JACKSONVILLE, Fla. – The U.S. Army Corps of Engineers Jacksonville District has awarded one of the three remaining construction contracts for the C-111 South Dade project, an Everglades restoration project in Miami-Dade County, Fla.
The $13.9 million construction contract was awarded to the Polote Corporation from Savannah, Ga., Oct. 29. The contract, known as Contract 8, involves constructing a detention area that will connect the C-111 South Dade project to the Modified Water Deliveries to Everglades National Park (Mod Waters) project.
“The northern detention area is an important piece of infrastructure that is needed to restore conditions in Everglades National Park,” said Lt. Col. Jennifer Reynolds, Jacksonville District Deputy Commander for South Florida. “It will allow additional water to flow into this vital ecosystem and will also enable us to have more operational flexibility in the southern portion of the system.”
The C-111 South Dade project will restore natural hydrologic conditions in Taylor Slough and the eastern panhandle of Everglades National Park while also preserving the current level of flood protection for agricultural lands in South Dade County. Once completed, the project will work in concert with the infrastructure constructed as part of the Mod Waters project and will create a hydraulic ridge that will help prevent ground water from seeping out of Everglades National Park. As a result, this will enable additional water flow into Everglades National Park and Florida Bay.
“We are pleased to see that the Army Corps has made their award to begin construction of the C-111 North Detention Area (or Contract 8). This is the last remaining component of the seepage management features that will allow us to begin restoring water flows to Northeast Shark River Slough, while mitigating for adverse flooding concerns,” said Pedro Ramos, Everglades National Park Superintendent. “This marks a new era in water management in the southern Everglades, which is critical to both ecosystem restoration and water sustainability.”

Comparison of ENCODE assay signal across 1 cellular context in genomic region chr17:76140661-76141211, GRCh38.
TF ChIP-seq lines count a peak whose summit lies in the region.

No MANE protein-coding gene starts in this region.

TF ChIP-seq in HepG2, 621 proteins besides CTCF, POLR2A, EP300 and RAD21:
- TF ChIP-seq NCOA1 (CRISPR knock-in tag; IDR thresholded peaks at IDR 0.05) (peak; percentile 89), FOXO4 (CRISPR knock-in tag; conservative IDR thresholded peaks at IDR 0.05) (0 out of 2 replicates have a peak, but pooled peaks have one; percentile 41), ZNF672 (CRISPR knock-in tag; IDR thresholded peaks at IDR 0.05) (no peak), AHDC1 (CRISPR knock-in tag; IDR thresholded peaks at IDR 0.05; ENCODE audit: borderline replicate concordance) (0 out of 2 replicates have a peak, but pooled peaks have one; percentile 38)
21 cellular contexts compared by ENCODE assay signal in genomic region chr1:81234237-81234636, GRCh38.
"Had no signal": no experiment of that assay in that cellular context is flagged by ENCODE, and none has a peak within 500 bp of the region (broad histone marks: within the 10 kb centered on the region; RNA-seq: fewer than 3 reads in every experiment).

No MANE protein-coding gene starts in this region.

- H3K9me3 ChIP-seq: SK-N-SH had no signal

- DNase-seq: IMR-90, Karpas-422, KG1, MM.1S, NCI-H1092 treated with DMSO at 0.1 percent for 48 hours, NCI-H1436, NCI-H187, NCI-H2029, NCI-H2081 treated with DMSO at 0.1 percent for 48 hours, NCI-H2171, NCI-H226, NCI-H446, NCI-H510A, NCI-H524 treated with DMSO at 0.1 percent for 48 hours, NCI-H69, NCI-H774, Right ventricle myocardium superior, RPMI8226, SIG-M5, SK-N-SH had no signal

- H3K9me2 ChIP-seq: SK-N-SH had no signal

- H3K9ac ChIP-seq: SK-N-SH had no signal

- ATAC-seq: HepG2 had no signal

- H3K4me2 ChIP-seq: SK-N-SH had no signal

The project is currently 75 percent complete. Two construction contracts remain for the project and are scheduled to be awarded within the next two years. Construction and operation of the C-111 South Dade Contract 8 components are necessary to maximize restoration objectives of the Mod Waters project.
“This is the vital connection needed to enable portions of the Mod Waters Project and the C-111 South Dade project to operate more efficiently,” said Tom Teets, South Florida Water Management District Director of Everglades Policy and Coordination. “It also represents continued momentum in a year that has seen significant Everglades restoration progress.”
Construction and operation of these components are also necessary to raise the maximum operating limit of the L-29 Canal under Increment 2 of the G-3273 and S-356 Pump Station Field Test. The data collected during this water operations field test will assess how newly-operational project infrastructure integrates with the current water management system, and how to maximize ecological restoration objectives.
The information obtained from the first two increments will be used in the development of the Combined Operating Plan, a comprehensive integrated water management plan for the southern portion of the Everglades ecosystem. Increment 1 of the field test began Oct. 15 and is planned for approximately two years, with a minimum duration of one year.
Restoring historic water flows to Everglades National Park is a complex endeavor that requires many projects to work in concert. Two of these projects are the Mod Waters and C-111 South Dade projects. They are part of the Foundation Projects, which the Comprehensive Everglades Restoration Plan (CERP) builds upon to deliver essential restoration benefits to America’s Everglades.
Additional information on the C-111 South Dade project available at: http://bit.ly/C-111_SouthDade
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Release no. 15-095